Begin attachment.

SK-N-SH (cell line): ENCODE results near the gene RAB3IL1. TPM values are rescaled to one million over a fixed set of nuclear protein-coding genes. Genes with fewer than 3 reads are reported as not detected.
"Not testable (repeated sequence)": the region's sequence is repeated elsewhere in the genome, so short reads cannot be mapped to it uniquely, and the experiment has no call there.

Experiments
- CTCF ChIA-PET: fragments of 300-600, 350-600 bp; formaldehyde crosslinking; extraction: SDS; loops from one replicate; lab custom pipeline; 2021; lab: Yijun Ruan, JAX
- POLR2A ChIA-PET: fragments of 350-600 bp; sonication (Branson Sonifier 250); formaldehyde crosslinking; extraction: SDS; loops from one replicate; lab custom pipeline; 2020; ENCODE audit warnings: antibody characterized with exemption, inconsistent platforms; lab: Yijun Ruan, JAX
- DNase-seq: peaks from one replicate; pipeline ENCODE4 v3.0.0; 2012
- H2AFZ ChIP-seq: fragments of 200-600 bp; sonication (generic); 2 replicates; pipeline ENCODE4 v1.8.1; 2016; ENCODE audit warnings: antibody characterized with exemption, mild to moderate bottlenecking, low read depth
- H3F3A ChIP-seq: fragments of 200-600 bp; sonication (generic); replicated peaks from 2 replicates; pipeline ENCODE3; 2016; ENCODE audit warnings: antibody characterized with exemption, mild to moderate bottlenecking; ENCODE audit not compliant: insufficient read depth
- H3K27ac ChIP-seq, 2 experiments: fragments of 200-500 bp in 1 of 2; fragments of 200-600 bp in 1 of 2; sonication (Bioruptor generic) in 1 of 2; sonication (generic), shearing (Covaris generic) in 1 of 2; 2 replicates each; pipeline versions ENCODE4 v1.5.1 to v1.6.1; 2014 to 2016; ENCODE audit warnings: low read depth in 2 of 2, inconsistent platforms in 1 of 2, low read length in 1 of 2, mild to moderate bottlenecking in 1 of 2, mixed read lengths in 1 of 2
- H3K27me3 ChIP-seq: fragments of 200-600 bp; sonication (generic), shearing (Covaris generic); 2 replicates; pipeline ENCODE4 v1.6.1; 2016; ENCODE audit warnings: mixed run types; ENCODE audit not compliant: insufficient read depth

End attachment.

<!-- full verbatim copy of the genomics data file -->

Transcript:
SK-N-SH (cell line): ENCODE results near the gene RAB3IL1. TPM values are rescaled to one million over a fixed set of nuclear protein-coding genes. Genes with fewer than 3 reads are reported as not detected.
"Not testable (repeated sequence)": the region's sequence is repeated elsewhere in the genome, so short reads cannot be mapped to it uniquely, and the experiment has no call there.

Experiments
- CTCF ChIA-PET: fragments of 300-600, 350-600 bp; formaldehyde crosslinking; extraction: SDS; loops from one replicate; lab custom pipeline; 2021; lab: Yijun Ruan, JAX
- POLR2A ChIA-PET: fragments of 350-600 bp; sonication (Branson Sonifier 250); formaldehyde crosslinking; extraction: SDS; loops from one replicate; lab custom pipeline; 2020; ENCODE audit warnings: antibody characterized with exemption, inconsistent platforms; lab: Yijun Ruan, JAX
- DNase-seq: peaks from one replicate; pipeline ENCODE4 v3.0.0; 2012
- H2AFZ ChIP-seq: fragments of 200-600 bp; sonication (generic); 2 replicates; pipeline ENCODE4 v1.8.1; 2016; ENCODE audit warnings: antibody characterized with exemption, mild to moderate bottlenecking, low read depth
- H3F3A ChIP-seq: fragments of 200-600 bp; sonication (generic); replicated peaks from 2 replicates; pipeline ENCODE3; 2016; ENCODE audit warnings: antibody characterized with exemption, mild to moderate bottlenecking; ENCODE audit not compliant: insufficient read depth
- H3K27ac ChIP-seq, 2 experiments: fragments of 200-500 bp in 1 of 2; fragments of 200-600 bp in 1 of 2; sonication (Bioruptor generic) in 1 of 2; sonication (generic), shearing (Covaris generic) in 1 of 2; 2 replicates each; pipeline versions ENCODE4 v1.5.1 to v1.6.1; 2014 to 2016; ENCODE audit warnings: low read depth in 2 of 2, inconsistent platforms in 1 of 2, low read length in 1 of 2, mild to moderate bottlenecking in 1 of 2, mixed read lengths in 1 of 2
- H3K27me3 ChIP-seq: fragments of 200-600 bp; sonication (generic), shearing (Covaris generic); 2 replicates; pipeline ENCODE4 v1.6.1; 2016; ENCODE audit warnings: mixed run types; ENCODE audit not compliant: insufficient read depth